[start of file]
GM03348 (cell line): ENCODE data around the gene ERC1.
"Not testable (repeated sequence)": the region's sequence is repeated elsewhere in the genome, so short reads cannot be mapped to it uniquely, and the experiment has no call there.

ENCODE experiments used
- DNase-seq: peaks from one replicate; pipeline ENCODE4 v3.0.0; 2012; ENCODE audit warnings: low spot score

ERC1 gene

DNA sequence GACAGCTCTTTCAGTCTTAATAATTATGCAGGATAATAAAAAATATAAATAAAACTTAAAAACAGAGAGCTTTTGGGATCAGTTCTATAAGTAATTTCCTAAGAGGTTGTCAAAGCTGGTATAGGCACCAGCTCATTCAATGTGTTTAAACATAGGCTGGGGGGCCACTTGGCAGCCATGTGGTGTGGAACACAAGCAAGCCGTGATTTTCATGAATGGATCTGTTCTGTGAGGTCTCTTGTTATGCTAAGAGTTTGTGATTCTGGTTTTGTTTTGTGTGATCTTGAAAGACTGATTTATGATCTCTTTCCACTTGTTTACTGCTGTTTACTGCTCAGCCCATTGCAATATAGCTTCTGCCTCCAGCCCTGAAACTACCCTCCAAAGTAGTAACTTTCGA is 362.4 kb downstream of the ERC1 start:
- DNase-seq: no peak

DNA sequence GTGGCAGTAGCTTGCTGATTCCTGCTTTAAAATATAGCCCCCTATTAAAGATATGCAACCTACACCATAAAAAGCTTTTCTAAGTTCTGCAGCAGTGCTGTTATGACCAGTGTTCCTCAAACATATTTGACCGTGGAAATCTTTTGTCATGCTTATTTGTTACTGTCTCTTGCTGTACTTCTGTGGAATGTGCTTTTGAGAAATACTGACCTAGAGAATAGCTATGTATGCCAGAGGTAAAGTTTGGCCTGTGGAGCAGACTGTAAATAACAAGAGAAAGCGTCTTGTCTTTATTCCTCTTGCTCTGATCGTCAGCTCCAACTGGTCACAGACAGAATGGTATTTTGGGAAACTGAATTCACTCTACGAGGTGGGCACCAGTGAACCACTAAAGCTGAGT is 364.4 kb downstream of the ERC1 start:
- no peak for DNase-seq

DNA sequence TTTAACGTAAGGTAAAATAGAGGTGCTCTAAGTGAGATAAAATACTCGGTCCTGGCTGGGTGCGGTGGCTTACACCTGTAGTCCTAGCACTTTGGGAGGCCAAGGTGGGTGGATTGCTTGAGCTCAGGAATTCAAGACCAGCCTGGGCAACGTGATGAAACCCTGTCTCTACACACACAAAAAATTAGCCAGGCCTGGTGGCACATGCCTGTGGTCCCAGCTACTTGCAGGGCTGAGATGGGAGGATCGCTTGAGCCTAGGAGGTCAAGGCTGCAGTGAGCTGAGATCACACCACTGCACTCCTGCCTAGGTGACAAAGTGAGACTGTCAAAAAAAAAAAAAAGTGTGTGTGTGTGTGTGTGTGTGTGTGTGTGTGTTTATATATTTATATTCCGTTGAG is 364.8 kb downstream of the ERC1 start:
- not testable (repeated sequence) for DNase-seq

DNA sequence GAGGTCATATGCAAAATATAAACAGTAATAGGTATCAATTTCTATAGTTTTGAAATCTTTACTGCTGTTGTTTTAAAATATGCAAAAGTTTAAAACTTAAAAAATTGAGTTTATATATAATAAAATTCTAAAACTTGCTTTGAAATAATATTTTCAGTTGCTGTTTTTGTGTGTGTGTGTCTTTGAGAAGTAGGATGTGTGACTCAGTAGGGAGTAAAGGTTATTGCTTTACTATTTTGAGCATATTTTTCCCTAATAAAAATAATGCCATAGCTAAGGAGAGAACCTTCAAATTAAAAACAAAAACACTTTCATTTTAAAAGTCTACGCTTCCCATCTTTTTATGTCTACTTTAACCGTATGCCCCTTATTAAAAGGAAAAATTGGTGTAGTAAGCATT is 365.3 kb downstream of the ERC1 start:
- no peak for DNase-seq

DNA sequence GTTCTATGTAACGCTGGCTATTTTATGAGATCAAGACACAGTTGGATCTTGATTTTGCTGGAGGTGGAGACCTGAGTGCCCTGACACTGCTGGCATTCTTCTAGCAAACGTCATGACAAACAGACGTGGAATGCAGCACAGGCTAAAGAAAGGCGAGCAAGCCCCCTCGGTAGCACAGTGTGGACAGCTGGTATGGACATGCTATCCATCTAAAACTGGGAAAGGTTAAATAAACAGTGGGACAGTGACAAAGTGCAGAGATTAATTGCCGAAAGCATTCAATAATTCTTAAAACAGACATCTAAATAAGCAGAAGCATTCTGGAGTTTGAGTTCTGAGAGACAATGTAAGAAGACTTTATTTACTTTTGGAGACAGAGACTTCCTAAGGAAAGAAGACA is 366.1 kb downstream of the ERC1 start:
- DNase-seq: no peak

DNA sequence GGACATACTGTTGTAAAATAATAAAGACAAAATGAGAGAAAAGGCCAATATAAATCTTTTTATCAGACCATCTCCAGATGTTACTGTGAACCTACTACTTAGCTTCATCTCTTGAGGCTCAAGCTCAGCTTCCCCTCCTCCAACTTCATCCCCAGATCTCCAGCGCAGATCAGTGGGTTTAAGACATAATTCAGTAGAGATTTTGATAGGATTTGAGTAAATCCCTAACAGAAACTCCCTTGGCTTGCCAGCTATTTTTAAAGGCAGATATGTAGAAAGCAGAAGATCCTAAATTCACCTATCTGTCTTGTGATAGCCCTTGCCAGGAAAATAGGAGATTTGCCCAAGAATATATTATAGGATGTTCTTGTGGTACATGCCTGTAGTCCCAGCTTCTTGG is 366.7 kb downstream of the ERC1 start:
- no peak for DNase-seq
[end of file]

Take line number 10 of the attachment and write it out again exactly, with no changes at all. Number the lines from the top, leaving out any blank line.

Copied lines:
DNA sequence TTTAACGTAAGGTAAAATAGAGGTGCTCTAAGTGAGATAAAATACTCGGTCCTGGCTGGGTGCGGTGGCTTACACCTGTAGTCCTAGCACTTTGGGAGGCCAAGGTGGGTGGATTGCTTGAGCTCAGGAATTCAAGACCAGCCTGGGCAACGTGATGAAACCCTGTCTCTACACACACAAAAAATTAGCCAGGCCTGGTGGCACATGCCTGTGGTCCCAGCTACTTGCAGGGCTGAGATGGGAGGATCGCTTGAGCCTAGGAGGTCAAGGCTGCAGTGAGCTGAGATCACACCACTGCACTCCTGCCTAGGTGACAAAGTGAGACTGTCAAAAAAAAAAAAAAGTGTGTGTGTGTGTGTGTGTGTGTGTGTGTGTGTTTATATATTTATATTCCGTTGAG is 364.8 kb downstream of the ERC1 start: